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Thursday, June 12, 2008

BIM and general contractors

BIM entrepreneur Arol Wolford addresses the GCAO meeting in Ottawa. The association paid to fly Wolford to Ottawa for his presentation.

The General Contractors Association of Ottawa (GCAO) invited me to their semi-annual meeting today. For our business, this association provides the highest level 'connecting' opportunities possible -- the GCs provide us with our key revenue generating source -- references to company profiles and projects where we can earn significant amounts of advertising revenue through the supply chain.

But I don't go there to sell; I go there to learn and write, and enjoy both special privileges and responsibilities as a journalist. I have the privilege of hearing what people really think -- at least within their group --with the understanding that I will use some common sense in what I report. When names are named, directly, I have enough sense to respect that I should only publish the information that will do no harm.

With a membership of 60 general contractors, the association represents most of the major contractor in the city -- and one of its main functions is to act as a conduit for concerns when developers and architects tread too far from conventional industry practice with onerous and unfair bidding rules and conditions. Individually, of course, a GC would face business suicide to raise concerns directly -- so the association handles these issues collectively. (Obviously everyone understands that they are still competitors, and pricing and other issues are never discussed, or anything that would violate anti-competition laws. In fact, the argument is made that by encouraging construction clients to follow standard bidding practices, they'll receive more competitive and compliant bids -- thus saving money.)

The association invited Arol Walford, one of the pioneers in Building Information Modeling (BIM) to speak about the trends in technology and the importance of BIM in the construction industry.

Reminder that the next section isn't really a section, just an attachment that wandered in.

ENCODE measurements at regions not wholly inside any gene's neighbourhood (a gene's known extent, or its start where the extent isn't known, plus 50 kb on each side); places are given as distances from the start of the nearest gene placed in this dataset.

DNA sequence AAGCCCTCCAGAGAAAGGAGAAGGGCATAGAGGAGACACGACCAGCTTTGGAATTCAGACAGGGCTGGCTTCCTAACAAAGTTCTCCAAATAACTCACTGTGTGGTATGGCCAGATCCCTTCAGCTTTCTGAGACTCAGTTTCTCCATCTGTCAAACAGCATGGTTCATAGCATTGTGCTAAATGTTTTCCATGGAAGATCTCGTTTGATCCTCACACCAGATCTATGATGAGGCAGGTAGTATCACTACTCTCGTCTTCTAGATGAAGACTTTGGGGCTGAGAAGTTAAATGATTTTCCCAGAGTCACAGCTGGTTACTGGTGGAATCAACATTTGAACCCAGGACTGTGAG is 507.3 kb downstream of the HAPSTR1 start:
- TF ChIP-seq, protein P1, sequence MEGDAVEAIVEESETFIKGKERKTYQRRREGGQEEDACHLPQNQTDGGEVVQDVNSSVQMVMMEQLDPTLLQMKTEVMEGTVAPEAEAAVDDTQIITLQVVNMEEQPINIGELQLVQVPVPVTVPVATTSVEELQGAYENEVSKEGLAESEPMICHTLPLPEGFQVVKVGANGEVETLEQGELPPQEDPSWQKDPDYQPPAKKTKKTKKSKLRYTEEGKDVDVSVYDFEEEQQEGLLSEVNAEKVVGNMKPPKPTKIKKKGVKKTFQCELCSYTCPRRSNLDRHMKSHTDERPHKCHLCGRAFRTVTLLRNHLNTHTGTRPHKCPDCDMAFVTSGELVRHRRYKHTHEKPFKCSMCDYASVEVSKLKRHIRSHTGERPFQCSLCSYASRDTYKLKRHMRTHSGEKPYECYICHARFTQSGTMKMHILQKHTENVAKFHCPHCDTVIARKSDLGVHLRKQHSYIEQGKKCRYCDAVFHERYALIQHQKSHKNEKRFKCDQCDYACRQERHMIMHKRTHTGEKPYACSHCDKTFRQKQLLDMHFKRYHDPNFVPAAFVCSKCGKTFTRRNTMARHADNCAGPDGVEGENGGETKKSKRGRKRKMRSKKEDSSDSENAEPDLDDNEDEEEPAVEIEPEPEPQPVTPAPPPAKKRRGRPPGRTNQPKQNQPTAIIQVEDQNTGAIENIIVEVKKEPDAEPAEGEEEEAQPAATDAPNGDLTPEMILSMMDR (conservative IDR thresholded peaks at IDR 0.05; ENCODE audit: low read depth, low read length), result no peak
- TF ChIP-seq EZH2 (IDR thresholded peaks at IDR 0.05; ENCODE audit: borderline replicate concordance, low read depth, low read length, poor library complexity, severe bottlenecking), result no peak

Reed Construction Data acquired Tectonic Partners Inc., a leading developer and service provider of Building Information Modeling (BIM) for the architectural, engineering and construction industries, in February. Walford had been Tectonic Partner's president, another in a series of successful construction industry information ventures.

Reed wants into BIM because the opportunity to feed data into these new systems creates incredible marketing opportunities for building product manufacturers and technology developers. BIM is the fully integrated evolution from CAD where every element in the building is absorbed into the database and the 'virtual building' is constructed before anything actually gets built.

The advantage of BIM, Walford says, is that if any change is made in any aspect of the building, it will 'catch' inconsistencies and ensure that everything still works. The classic change order problems occurring when inconsistent designs from different systems are not properly integrated are avoided -- and various design and construction options can be tested and costed out before the project begins. The BIM model also becomes a powerful resource for building operations and maintenance -- any future changes in the completed building can be tested to ensure that there are not unintended consequences.

Walford estimated that GCs using BIM can achieve a cost savings of at least 10 per cent by the time they've learned the system -- usually by the third project -- and that the BIM software can be purchased for about $4,000.

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